21 08 / 2020

8 Contemporary Artists Reimagining the Still Life

You may have seen the painting that combines things together in one frame. Vase, flowers, fruits, plate, costumes or other stuffs, which have compositioned by lighting, colors, position. That is the type of Still Life Model since 15 Century. This kind of composition may look easy in some people’vision, but have you ever know that it reflects to the character and taste of the artist, or even attitude. Mostly, those paintings have the looks of luxury or wealthness, bu that was the beauty according to the values of an old age. And the world has changed, we live in the world that Digitals connects knowledges together; taste, technology, creativity, fashion music, food, etc. These are effects to human perception, and showing through the contemporary ways of life. Even the Still Life in the old form has adapted.

JWD Art Space selected 8 artists who explore the material world through abstract painting, performance, craft, and digital media. They document what it’s like to live, consume, and simply make art today.

Anna Valdez
She draws and paints tables and floors crowded with art books (featuring David Hockney, Georges Braque, and Philip Pearlstein), plants, cow skulls (clear nods to Georgia O’Keeffe), conch shells, and decorative vases evocative of ceramic traditions from around the world.

“My subjects might look like compilations of ordinary mundane objects, but together they tell my specific story of painting investigation through art lineage, symbolism, and composition,” said Valdez. In this way, her still lifes become skewed self-portraits.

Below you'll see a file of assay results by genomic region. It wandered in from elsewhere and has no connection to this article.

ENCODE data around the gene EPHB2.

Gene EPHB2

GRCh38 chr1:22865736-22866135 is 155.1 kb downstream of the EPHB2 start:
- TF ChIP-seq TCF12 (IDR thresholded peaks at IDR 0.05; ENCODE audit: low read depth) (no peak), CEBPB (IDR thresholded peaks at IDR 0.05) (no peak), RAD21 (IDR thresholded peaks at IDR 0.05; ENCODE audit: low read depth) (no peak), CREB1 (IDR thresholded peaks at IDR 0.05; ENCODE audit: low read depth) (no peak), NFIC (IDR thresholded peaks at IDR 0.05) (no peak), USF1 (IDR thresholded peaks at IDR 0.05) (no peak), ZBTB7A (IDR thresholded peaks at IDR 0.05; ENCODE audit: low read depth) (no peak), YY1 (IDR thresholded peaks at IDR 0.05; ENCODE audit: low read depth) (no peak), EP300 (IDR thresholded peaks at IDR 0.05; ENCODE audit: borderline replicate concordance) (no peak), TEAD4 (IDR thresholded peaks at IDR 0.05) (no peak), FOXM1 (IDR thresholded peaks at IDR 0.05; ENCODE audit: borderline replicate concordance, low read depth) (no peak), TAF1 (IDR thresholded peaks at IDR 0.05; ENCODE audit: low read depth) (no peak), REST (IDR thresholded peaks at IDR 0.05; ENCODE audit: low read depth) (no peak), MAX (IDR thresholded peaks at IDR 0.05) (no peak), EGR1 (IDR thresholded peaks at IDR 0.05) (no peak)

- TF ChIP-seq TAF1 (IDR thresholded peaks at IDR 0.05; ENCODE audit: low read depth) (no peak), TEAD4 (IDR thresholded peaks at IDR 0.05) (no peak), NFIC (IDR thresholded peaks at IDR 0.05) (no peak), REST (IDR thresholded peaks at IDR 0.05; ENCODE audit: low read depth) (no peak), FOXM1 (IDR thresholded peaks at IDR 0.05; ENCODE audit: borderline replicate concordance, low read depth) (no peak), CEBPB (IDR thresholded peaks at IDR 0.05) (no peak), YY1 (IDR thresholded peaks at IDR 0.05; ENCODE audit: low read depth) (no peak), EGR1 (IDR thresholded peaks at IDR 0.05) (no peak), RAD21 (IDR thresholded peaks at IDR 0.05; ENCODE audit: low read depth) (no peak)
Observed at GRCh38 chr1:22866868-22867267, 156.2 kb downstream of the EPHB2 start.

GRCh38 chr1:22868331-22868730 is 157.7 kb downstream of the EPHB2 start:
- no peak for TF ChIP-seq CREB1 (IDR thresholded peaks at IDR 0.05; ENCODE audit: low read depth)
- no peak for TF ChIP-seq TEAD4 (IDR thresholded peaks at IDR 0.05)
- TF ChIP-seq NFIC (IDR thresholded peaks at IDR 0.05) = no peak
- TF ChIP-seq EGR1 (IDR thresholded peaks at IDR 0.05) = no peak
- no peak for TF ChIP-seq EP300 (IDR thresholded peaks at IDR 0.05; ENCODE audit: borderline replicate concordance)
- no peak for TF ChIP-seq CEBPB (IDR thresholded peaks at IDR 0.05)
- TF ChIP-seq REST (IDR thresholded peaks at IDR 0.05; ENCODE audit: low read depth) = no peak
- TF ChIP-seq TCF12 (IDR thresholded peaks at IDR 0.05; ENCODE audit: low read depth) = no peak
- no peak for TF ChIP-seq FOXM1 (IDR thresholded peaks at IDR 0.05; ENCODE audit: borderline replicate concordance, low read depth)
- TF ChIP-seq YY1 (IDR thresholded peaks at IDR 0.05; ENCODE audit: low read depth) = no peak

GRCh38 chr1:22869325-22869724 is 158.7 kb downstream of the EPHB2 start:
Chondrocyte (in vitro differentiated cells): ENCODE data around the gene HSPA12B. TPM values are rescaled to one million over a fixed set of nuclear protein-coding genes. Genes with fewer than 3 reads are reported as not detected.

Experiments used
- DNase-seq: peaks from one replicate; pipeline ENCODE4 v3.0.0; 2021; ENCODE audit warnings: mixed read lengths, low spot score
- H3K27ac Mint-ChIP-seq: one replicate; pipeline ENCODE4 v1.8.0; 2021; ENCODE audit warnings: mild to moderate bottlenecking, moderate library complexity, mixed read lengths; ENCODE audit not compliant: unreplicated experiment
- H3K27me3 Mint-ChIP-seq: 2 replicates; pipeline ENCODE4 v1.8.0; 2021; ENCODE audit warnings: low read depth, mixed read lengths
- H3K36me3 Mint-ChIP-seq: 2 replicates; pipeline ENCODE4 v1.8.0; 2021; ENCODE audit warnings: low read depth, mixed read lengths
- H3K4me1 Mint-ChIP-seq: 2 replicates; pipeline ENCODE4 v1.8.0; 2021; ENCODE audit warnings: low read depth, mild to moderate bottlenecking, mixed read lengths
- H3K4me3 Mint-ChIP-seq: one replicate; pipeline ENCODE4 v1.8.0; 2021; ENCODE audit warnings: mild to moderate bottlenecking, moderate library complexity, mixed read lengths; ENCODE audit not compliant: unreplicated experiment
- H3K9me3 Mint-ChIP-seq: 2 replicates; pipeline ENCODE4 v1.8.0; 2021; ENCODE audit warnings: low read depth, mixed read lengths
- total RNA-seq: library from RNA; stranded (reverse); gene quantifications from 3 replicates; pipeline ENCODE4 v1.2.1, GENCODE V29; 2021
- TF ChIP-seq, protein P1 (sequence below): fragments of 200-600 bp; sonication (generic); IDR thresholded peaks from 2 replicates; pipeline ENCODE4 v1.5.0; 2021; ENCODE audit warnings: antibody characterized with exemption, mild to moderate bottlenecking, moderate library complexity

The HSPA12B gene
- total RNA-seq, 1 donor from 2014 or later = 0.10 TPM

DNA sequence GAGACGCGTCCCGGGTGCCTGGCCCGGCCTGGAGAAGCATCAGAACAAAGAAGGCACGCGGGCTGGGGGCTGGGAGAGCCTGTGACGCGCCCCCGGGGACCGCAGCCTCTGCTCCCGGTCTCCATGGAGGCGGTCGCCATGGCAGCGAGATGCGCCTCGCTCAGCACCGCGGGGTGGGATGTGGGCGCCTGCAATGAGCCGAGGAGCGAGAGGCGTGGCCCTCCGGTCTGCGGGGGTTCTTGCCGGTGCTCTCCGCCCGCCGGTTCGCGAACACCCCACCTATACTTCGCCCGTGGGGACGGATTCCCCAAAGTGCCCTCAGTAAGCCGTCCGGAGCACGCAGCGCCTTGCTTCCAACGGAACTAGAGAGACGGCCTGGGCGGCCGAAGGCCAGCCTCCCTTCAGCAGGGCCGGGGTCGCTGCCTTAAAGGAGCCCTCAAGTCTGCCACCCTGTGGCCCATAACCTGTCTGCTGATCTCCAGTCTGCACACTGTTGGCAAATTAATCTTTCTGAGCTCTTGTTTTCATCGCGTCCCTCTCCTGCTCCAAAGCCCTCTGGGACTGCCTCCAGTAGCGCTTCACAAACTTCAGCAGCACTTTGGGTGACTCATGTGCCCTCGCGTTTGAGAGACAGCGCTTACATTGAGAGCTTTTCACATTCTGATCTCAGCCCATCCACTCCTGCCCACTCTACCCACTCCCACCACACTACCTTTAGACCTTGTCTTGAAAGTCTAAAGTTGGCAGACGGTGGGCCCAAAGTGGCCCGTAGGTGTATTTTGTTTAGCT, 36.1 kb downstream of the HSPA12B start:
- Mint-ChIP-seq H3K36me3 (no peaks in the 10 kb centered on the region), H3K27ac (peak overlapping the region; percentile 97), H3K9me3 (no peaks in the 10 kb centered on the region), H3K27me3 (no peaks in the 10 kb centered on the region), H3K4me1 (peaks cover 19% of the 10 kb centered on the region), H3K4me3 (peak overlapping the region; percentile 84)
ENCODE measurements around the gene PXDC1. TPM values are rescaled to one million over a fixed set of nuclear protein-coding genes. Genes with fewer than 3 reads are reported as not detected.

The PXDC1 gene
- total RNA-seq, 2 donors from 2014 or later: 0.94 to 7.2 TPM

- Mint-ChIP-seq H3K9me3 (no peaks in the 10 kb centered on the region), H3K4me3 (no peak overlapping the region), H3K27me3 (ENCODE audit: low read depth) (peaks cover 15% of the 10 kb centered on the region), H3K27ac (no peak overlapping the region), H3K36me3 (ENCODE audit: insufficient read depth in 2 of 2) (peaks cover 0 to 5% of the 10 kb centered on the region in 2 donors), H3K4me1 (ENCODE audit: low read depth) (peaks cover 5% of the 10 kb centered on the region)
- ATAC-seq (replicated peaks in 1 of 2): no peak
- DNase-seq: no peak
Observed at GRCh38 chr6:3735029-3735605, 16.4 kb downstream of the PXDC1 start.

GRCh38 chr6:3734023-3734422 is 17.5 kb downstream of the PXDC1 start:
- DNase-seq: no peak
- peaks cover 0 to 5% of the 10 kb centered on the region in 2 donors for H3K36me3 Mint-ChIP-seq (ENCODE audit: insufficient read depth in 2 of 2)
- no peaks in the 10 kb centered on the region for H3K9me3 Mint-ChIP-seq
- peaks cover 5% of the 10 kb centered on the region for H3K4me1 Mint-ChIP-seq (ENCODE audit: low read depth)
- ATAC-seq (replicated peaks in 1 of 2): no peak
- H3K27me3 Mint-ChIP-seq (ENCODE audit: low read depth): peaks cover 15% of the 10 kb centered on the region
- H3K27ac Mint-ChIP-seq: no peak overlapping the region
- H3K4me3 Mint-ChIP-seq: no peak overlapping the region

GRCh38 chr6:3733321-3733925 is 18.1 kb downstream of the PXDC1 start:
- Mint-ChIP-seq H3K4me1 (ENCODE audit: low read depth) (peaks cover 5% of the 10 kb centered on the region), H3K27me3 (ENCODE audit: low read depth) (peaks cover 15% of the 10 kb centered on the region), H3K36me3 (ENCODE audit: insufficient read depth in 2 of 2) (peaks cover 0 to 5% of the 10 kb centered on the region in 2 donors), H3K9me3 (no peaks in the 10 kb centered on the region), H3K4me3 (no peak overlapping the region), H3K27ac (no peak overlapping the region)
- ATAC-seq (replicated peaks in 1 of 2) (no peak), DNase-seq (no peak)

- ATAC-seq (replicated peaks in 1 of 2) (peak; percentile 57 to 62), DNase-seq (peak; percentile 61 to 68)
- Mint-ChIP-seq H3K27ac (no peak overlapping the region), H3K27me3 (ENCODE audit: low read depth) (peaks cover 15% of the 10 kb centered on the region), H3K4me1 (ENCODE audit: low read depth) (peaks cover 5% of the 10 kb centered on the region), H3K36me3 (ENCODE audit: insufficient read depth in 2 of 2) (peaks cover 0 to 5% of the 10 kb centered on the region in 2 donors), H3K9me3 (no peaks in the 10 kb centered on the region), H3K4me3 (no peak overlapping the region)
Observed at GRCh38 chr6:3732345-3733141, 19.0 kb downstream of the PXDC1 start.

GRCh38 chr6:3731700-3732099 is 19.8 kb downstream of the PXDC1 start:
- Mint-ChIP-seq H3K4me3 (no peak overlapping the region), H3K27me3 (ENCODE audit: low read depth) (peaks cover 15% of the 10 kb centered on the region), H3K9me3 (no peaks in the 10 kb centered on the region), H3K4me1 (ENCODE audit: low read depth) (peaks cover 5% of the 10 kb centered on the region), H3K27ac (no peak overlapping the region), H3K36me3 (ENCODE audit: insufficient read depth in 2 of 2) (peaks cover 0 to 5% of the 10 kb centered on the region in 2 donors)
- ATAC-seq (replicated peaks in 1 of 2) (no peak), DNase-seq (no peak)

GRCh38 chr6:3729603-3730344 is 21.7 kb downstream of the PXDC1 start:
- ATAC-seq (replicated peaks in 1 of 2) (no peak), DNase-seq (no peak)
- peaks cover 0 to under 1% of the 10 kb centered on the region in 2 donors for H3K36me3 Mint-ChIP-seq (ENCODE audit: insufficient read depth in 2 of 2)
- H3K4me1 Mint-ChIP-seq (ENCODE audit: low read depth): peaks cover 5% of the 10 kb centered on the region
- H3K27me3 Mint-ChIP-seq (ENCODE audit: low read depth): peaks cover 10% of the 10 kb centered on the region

Valdez noted her interest in the Dutch vanitas tradition of painting from the 17th century, in which artists painted symbols of death to remind viewers of their own mortality. “By incorporating plants, shells, bones, and stones, along with paintings, sketches, ceramic objects, and fabrics, I am referring to the natural world, time, and contemporary life,” said Valdez. In early November, Denver’s David B. Smith Gallery will exhibit new, large-scale still lifes by the artist based on installations she’s created in her studio.



Arden Surdam
Arden Surdam’s photographs embrace the macabre. They feature sausage links trailing down a giant plastic tarp, bloodied animals, and stained sheets. It’s no surprise that she cites Francis Bacon, master of the grotesque, as a major influence. Recently, she’s been thinking about the artist’s diptychs and triptychs, especially Study from the Human Body (1983). It looks, she said, like “a slippery human chicken.” Bacon’s multiple-canvas works—which both suggest and evade narrative, linear readings—were themselves informed by the photography of Eadweard Muybridge, who famously shot animals’ movements in serial frames.

Recently, Surdam has been playing with similarly sequenced still lifes, asking viewers to look at four pictures of varying perspectives on the same few objects (a photograph, a glass surface, and a shiny, cream-colored sheet, for example) to extrapolate a larger scene and narrative. Surdam is now previewing her first monograph, Glut, and will have work in Phaidon’s forthcoming book The Kitchen Studio: Culinary Creations of Artists.



Daniel Gordon